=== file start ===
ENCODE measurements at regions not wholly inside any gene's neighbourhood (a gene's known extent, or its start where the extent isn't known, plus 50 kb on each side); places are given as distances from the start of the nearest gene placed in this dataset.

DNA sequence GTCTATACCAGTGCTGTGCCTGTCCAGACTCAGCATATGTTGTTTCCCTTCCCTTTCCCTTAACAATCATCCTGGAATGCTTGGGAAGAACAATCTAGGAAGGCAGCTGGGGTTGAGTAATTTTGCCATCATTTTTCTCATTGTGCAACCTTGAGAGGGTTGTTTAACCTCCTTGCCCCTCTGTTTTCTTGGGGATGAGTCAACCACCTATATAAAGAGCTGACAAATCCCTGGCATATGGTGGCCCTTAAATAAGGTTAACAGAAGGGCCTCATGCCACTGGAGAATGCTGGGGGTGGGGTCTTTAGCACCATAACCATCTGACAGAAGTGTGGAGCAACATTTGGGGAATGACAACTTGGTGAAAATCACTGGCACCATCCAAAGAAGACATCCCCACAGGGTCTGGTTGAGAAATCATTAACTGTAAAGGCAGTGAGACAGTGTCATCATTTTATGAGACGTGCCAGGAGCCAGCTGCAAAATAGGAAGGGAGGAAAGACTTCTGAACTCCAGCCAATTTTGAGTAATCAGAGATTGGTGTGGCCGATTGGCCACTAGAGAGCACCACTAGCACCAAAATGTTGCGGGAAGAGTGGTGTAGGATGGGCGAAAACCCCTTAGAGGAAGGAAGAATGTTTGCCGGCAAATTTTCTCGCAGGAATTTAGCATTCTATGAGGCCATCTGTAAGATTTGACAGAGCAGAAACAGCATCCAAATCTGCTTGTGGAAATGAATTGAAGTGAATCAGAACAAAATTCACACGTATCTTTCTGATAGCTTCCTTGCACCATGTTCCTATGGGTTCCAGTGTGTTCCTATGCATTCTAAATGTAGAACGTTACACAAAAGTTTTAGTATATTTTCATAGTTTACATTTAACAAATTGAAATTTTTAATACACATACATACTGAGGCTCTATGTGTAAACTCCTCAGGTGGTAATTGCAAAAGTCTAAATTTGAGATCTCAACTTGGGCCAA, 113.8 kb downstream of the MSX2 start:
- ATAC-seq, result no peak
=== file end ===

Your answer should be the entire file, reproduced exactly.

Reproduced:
ENCODE measurements at regions not wholly inside any gene's neighbourhood (a gene's known extent, or its start where the extent isn't known, plus 50 kb on each side); places are given as distances from the start of the nearest gene placed in this dataset.

DNA sequence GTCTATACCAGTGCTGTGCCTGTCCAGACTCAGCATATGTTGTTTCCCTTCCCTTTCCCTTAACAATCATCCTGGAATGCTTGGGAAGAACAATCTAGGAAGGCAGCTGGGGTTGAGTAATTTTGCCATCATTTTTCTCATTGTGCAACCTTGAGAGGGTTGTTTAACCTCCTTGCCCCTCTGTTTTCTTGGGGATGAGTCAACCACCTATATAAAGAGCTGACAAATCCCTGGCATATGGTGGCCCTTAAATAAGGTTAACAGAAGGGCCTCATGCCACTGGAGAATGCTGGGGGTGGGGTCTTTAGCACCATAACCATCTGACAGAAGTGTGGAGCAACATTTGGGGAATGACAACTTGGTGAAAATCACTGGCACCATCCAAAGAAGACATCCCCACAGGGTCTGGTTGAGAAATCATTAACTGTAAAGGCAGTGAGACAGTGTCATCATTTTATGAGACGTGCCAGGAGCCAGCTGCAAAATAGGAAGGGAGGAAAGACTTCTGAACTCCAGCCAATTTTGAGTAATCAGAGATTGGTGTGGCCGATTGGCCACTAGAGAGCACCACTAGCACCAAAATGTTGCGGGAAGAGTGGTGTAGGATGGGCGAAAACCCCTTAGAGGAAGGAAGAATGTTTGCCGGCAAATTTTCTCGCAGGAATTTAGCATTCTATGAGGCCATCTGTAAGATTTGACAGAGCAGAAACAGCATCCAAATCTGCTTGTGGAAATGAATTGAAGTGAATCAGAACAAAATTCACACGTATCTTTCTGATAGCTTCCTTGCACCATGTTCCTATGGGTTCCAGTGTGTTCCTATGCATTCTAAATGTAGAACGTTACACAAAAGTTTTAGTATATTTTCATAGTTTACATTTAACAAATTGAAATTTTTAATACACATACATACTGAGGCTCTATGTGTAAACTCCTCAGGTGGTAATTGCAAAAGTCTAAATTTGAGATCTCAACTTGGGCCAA, 113.8 kb downstream of the MSX2 start:
- ATAC-seq, result no peak